"I had my first studio inside a giant three story milk bottle in the old Richmond Dairy. The four windows at the base of the bottle were my look out to downtown Richmond. Eventually I would live in all three milk bottles at different times.
The building was being rented as artist’s studios, so I had a lot of company. Rent on the first Milk bottle was $20 a month. At first my workshop was outfitted for stone carving and leaded glass work. I was carving heads out of soapstone, sandstone and marble. In the glasshop I was making windows that were maps of Richmond neighborhoods. As winter set in that first year, the lack of heat in the building proved to be a challenge. The Dairy was stone and tile and concrete. 1902 it was built to keep milk cold. No room heater would warm the studio up, so I bought a sleek black fur coat from a vintage shop, and cut it up and made some hats. I don’t know if you have ever tried it, but as soon as you make one hat you want to make another one. Soon I was making hats for some of my neighbors in the building. I thought it was odd that nobody make hats anymore. By then I had moved to the big milk bottle at the front of the building Outside my window I could see the stage door of the Empire Theatre. One day I walked down and knocked on that door, and asked to meet the costume designer. I was introduced to Tom Hammond, a prolific maker who was willing to let me turn his drawings into hats for him. He became a friend and I was able to do much of the millinery work that came through the theater for the next ten years.
I lived in New York for a year in 1990. I made hats for the Rockettes at Radio City Music Hall’s Easter show at Radio City Music Hall for the greatest theatrical milliner of our time, Woody Shelp. I met many of the New York hatmakers, worked in a few shops as overhire, and during that time I sold a collection of hats to Barney’s. But I liked living in Virginia. Don Marshall, a milliner who had seen it all, then in his 80’s, said to me, “if you can make a good living in the provinces, you are probably better off.” I took that advice to heart, and moved back to Richmond.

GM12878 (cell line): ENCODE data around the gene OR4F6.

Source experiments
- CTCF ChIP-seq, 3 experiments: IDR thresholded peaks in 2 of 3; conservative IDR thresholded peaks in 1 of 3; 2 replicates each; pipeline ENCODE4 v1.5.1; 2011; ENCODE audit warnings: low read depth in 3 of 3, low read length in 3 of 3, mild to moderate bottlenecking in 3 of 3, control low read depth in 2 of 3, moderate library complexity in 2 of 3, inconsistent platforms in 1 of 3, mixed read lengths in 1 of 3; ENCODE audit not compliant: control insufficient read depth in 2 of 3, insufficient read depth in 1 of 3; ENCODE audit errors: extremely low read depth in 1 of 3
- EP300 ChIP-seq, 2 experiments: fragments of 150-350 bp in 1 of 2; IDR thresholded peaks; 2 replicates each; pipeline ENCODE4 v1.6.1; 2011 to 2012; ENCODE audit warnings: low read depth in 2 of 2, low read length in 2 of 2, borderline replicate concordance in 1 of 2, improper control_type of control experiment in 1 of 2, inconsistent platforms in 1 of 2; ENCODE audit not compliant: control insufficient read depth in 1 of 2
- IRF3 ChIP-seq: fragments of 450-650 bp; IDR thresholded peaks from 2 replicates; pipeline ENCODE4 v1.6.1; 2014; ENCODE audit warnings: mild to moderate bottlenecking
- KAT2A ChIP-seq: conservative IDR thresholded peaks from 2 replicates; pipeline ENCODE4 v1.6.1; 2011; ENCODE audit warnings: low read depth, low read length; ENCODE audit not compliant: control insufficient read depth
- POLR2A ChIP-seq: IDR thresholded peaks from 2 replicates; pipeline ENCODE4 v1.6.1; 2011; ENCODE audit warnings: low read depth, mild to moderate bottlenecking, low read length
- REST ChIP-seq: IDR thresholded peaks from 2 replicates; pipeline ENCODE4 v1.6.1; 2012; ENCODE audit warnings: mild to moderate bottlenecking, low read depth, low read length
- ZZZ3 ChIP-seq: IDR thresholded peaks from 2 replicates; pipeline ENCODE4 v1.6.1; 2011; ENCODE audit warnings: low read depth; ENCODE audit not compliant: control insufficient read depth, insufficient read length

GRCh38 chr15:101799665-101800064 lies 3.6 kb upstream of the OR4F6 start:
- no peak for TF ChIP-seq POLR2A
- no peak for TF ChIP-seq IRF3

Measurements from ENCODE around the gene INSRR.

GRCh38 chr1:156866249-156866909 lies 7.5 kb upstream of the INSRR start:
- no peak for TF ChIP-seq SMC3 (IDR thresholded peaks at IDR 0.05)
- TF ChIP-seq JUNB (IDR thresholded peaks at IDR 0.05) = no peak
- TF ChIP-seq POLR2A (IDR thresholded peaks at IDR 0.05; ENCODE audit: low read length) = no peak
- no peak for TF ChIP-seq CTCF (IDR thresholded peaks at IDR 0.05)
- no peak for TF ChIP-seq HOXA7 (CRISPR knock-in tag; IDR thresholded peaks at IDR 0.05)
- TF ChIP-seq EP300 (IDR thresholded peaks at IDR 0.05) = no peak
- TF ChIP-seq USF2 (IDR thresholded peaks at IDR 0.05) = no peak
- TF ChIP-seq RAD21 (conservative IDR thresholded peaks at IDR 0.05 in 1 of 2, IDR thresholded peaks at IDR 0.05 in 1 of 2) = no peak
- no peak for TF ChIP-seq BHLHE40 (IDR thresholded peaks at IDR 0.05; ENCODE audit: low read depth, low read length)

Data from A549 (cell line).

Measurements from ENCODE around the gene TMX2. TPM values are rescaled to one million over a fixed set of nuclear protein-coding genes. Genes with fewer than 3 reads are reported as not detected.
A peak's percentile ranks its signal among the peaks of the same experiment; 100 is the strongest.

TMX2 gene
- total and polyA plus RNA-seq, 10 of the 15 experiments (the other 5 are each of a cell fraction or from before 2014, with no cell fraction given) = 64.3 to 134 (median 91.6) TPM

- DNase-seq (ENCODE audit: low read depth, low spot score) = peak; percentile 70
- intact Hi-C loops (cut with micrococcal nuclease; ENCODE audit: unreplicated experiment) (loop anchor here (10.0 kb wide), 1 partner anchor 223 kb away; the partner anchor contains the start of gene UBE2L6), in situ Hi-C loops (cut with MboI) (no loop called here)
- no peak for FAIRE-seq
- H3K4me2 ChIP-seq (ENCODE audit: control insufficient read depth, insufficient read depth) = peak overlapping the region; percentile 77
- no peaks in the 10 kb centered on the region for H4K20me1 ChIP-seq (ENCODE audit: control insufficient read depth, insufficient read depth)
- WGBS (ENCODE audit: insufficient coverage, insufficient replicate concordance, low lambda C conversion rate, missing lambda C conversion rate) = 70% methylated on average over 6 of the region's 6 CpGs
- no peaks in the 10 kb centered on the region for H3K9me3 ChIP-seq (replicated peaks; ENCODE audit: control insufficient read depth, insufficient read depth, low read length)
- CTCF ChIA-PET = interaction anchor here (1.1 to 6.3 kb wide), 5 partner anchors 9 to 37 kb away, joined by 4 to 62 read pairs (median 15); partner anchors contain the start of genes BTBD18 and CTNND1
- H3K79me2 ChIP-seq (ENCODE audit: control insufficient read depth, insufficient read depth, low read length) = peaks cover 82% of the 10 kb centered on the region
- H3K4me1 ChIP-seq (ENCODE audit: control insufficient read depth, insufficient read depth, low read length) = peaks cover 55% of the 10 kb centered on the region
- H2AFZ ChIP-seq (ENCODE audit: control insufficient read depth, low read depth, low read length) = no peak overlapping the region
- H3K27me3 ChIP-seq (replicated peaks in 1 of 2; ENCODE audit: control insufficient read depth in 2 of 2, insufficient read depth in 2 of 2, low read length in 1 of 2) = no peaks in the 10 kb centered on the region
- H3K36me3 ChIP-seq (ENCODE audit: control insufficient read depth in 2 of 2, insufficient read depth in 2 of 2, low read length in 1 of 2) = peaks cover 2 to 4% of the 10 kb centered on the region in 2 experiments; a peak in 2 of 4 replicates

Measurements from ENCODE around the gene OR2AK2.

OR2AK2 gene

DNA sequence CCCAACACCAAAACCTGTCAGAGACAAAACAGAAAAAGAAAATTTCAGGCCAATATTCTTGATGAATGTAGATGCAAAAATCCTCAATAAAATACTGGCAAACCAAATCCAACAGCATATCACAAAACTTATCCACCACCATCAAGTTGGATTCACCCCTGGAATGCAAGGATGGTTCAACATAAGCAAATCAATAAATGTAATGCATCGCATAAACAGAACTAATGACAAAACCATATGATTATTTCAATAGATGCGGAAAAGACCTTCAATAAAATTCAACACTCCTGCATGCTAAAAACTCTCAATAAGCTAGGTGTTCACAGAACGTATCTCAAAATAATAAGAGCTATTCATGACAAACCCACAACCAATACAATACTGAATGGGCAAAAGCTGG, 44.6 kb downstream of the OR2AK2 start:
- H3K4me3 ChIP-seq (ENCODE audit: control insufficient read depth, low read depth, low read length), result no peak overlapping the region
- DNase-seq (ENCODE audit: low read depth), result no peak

In 1995 I started working with my partner Rod Givens. He began to work in the hat studio as a trimmer. He progressed quickly, he never asked for instruction, and learned to make hats his own way. Together the quality of both of our work improved exponentially. We opened a hat store in Carytown in Richmond, and began to win awards at some of the top shows, including Smithsonian Crafts Show, Winter Park Sidewalk Art festival, American Craft Exposition, Evanston Il., St.Louis Art fair, Richmond Craft and Design show.
As Movies and television productions came to town, costume designers would call on Ignatius hats for period Millinery work. HBO’s Iron Jawed Angels, the suffragette story, used them extensively. They also did work for the female principals in the “John Adams“ series for HBO. When “The Lost Colony” costume shop burned in North Carolina, Ignatius Hats rebuilt the hat collection for the summer play depicting the first colony of Englishmen to settle in the new world. Over the years several costume designers have come to rely on us for costume millinery. We currently live and work in Petersburg, the next town from Richmond, and have two apprentices. We are enjoying the pleasure of working with other people. Right now I really want to make another hat."
Millinery Pattern drafting
Sewing: all general hand work and machine work
Blocking: felt, straw, patterned hats Leather and furs
Construction of wire foundations
Sewing straw braid of every kind
Light block making, block renovation, and alterations. Duplication of existing blocks.
Each felt hat is made from a shapeless hood which is steamed, blocked and finished with wiring or edge-work.
The hats are trimmed using millinery findings and milliner made novelties.
The combination of method, materials, shape and decoration are what make our hats reminiscent of times past, while still being wearable and contemporary.